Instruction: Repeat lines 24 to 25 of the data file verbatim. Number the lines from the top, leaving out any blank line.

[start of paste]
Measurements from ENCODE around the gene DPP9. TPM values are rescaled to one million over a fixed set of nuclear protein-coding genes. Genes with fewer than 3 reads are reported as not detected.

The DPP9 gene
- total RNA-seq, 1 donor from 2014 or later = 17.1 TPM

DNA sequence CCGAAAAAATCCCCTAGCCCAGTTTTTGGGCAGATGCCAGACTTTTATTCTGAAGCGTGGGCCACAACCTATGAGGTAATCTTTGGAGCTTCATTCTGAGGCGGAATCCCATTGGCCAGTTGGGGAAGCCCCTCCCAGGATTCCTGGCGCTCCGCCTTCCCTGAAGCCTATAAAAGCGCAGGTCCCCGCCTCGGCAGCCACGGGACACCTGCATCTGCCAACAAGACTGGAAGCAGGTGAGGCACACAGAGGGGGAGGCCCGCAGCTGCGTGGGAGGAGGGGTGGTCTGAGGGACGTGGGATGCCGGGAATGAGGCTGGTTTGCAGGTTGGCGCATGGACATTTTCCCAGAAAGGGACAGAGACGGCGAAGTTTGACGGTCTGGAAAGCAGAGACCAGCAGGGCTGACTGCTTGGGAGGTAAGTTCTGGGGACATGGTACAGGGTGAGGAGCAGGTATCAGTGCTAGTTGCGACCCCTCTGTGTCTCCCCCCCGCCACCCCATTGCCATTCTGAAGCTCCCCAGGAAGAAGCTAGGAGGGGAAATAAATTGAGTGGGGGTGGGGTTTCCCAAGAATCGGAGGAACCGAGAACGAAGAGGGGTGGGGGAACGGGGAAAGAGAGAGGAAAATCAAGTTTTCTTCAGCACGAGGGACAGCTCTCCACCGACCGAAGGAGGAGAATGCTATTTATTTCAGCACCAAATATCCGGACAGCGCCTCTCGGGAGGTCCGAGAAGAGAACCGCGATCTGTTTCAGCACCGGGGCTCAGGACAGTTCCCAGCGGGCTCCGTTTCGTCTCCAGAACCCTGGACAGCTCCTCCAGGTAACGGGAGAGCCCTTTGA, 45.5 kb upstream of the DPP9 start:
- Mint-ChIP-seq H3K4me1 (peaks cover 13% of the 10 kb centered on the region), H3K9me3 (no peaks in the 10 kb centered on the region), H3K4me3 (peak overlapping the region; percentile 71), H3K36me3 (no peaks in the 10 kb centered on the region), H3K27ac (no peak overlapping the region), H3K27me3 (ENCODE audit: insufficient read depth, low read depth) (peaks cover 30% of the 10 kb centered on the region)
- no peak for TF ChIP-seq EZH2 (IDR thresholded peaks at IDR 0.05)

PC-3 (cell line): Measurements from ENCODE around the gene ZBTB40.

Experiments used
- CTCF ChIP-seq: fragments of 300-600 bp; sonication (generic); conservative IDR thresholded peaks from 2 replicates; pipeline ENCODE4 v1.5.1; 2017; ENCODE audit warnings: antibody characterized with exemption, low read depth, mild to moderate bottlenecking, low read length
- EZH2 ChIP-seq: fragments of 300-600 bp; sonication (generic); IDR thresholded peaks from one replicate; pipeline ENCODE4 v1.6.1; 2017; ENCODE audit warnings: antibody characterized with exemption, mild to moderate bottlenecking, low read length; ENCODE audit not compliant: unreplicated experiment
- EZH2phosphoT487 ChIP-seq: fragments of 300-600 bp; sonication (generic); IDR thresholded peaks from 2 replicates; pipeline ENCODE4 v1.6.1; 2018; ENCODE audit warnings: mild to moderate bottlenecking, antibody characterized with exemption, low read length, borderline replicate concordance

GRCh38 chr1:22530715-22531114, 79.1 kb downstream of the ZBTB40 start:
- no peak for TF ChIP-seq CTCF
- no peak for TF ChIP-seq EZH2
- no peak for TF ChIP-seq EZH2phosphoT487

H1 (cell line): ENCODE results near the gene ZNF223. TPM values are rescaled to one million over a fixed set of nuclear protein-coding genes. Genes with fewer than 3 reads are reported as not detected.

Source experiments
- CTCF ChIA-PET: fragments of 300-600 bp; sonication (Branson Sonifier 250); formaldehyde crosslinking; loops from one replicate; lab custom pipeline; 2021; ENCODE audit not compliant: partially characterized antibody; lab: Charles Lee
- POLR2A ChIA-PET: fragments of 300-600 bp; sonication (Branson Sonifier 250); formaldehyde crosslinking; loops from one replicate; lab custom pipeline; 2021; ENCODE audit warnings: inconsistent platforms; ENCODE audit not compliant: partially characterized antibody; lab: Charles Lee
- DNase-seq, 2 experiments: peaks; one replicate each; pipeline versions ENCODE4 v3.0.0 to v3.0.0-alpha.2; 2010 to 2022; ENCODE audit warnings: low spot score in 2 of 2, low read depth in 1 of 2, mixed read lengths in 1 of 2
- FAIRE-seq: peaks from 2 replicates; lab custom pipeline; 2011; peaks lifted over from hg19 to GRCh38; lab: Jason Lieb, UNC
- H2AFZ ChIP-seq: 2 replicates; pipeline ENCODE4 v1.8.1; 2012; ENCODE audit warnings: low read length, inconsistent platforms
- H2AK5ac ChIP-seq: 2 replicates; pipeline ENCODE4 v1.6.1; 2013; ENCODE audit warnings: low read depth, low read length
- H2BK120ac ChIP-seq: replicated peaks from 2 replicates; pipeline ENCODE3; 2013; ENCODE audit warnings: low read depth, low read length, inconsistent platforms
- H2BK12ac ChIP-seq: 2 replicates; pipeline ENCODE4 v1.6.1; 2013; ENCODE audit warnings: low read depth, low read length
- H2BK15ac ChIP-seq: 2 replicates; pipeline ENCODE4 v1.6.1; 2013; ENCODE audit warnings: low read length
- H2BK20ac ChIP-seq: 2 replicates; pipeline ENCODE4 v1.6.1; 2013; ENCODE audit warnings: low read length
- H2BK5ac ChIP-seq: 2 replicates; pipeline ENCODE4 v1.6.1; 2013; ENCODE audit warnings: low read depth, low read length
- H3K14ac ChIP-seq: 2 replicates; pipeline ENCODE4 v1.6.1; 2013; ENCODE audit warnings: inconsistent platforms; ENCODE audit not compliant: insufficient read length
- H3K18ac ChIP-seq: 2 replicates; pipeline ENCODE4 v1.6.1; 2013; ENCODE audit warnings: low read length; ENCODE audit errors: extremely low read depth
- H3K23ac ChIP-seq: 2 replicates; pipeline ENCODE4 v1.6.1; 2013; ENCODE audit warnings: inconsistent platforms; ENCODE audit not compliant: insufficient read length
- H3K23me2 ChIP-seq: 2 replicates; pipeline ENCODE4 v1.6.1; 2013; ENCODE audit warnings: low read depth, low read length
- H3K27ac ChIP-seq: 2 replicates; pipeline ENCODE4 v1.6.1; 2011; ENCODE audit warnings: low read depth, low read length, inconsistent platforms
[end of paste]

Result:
- H2BK120ac ChIP-seq: replicated peaks from 2 replicates; pipeline ENCODE3; 2013; ENCODE audit warnings: low read depth, low read length, inconsistent platforms
- H2BK12ac ChIP-seq: 2 replicates; pipeline ENCODE4 v1.6.1; 2013; ENCODE audit warnings: low read depth, low read length